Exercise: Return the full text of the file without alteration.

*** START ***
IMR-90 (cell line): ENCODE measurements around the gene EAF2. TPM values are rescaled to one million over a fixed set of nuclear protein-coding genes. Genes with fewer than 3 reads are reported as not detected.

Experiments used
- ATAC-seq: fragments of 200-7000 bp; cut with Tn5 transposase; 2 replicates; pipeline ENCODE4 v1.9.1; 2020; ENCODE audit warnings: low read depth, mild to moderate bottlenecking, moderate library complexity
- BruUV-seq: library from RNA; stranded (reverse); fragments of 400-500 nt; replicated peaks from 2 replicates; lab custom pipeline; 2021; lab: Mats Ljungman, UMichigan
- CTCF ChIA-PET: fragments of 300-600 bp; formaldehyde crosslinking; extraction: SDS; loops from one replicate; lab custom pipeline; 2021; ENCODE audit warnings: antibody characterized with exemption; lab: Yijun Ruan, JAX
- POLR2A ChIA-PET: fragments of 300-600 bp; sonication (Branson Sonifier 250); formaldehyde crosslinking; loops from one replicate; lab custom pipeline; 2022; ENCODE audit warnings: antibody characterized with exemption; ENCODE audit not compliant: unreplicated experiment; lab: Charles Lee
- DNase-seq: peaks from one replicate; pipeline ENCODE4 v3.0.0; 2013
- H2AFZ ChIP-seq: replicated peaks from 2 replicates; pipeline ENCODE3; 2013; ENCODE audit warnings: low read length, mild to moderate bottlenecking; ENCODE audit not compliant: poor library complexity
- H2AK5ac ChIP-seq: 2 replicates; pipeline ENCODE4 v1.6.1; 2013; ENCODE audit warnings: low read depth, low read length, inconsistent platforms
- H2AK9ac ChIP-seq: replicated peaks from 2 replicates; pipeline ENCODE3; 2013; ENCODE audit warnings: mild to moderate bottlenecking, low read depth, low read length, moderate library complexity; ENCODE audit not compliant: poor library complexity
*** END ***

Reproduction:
IMR-90 (cell line): ENCODE measurements around the gene EAF2. TPM values are rescaled to one million over a fixed set of nuclear protein-coding genes. Genes with fewer than 3 reads are reported as not detected.

Experiments used
- ATAC-seq: fragments of 200-7000 bp; cut with Tn5 transposase; 2 replicates; pipeline ENCODE4 v1.9.1; 2020; ENCODE audit warnings: low read depth, mild to moderate bottlenecking, moderate library complexity
- BruUV-seq: library from RNA; stranded (reverse); fragments of 400-500 nt; replicated peaks from 2 replicates; lab custom pipeline; 2021; lab: Mats Ljungman, UMichigan
- CTCF ChIA-PET: fragments of 300-600 bp; formaldehyde crosslinking; extraction: SDS; loops from one replicate; lab custom pipeline; 2021; ENCODE audit warnings: antibody characterized with exemption; lab: Yijun Ruan, JAX
- POLR2A ChIA-PET: fragments of 300-600 bp; sonication (Branson Sonifier 250); formaldehyde crosslinking; loops from one replicate; lab custom pipeline; 2022; ENCODE audit warnings: antibody characterized with exemption; ENCODE audit not compliant: unreplicated experiment; lab: Charles Lee
- DNase-seq: peaks from one replicate; pipeline ENCODE4 v3.0.0; 2013
- H2AFZ ChIP-seq: replicated peaks from 2 replicates; pipeline ENCODE3; 2013; ENCODE audit warnings: low read length, mild to moderate bottlenecking; ENCODE audit not compliant: poor library complexity
- H2AK5ac ChIP-seq: 2 replicates; pipeline ENCODE4 v1.6.1; 2013; ENCODE audit warnings: low read depth, low read length, inconsistent platforms
- H2AK9ac ChIP-seq: replicated peaks from 2 replicates; pipeline ENCODE3; 2013; ENCODE audit warnings: mild to moderate bottlenecking, low read depth, low read length, moderate library complexity; ENCODE audit not compliant: poor library complexity